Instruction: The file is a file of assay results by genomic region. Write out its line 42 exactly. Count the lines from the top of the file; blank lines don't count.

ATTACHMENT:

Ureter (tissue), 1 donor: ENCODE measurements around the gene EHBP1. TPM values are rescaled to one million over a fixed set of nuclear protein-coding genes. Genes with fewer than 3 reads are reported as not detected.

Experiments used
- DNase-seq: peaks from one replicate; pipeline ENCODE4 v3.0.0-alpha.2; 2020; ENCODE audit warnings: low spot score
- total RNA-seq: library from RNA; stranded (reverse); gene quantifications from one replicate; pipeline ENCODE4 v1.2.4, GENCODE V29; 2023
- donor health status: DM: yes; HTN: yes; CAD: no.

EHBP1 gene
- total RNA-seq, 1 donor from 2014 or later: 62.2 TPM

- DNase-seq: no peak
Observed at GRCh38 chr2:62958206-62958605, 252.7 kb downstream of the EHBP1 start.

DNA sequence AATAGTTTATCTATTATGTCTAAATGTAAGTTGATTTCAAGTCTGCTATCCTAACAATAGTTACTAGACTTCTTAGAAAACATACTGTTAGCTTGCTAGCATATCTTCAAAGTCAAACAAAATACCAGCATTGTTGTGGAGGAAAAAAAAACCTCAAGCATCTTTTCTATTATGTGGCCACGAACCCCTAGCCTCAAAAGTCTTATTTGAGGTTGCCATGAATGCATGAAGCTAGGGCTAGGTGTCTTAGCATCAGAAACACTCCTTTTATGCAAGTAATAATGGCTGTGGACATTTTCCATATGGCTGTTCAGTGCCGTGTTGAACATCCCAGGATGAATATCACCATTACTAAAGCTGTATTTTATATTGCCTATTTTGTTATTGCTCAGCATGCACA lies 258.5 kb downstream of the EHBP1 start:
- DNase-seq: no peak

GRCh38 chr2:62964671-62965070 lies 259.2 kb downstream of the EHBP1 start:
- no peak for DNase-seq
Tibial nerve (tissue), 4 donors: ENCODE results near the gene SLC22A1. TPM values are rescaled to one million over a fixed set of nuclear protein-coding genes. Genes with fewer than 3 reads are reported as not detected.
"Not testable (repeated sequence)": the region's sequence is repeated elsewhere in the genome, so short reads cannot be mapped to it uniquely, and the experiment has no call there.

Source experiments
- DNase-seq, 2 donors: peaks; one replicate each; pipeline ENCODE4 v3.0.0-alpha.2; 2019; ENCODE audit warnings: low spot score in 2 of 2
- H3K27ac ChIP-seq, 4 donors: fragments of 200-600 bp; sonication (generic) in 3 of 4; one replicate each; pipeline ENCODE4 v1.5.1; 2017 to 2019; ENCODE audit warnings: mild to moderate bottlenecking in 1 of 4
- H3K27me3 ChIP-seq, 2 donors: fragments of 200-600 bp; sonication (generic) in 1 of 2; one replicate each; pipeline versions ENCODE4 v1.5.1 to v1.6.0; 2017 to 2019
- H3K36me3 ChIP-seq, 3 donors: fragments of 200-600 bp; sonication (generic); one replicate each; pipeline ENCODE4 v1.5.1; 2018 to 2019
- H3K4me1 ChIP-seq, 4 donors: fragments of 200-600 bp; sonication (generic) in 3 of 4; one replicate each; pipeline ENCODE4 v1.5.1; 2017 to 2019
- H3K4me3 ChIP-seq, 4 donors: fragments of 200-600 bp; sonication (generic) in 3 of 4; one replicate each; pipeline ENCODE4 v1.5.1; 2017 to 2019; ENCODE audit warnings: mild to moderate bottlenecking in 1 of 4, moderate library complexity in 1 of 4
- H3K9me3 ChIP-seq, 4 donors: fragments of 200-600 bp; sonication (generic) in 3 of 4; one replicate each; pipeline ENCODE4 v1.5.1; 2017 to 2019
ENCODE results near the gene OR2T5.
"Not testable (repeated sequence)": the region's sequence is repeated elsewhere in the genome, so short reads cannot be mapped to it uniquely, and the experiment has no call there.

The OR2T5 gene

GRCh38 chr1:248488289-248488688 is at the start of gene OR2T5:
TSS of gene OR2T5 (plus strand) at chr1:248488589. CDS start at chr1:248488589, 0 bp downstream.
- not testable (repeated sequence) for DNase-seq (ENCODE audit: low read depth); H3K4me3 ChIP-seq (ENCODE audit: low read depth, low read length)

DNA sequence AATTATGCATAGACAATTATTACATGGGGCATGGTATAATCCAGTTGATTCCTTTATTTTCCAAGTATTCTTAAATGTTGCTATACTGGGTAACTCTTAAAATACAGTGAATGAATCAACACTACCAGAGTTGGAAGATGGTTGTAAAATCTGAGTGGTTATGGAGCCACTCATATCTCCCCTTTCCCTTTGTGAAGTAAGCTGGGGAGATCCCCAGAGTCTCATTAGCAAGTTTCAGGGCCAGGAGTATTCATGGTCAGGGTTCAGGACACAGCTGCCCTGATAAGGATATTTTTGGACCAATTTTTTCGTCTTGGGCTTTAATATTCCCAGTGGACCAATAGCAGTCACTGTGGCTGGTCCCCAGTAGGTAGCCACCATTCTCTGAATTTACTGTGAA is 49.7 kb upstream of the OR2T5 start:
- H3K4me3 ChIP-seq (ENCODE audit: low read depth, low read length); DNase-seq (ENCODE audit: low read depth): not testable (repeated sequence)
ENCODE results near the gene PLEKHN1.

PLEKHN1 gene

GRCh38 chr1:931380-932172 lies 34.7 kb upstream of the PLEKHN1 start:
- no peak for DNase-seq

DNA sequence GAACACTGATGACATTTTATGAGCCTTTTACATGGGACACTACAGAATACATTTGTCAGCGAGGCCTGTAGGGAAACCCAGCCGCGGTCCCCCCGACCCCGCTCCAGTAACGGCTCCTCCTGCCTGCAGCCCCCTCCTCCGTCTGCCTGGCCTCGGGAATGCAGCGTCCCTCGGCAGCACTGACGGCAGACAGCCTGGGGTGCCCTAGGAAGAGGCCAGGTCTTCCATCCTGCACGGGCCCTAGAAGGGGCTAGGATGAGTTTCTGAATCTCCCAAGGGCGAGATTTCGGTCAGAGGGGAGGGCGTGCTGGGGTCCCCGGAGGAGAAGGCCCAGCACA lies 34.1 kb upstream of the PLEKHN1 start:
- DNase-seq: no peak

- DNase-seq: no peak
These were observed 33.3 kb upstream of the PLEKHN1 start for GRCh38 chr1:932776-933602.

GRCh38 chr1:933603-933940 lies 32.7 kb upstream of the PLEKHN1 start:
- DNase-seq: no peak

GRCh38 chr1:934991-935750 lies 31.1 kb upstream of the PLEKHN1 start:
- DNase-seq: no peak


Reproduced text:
GRCh38 chr1:934991-935750 lies 31.1 kb upstream of the PLEKHN1 start: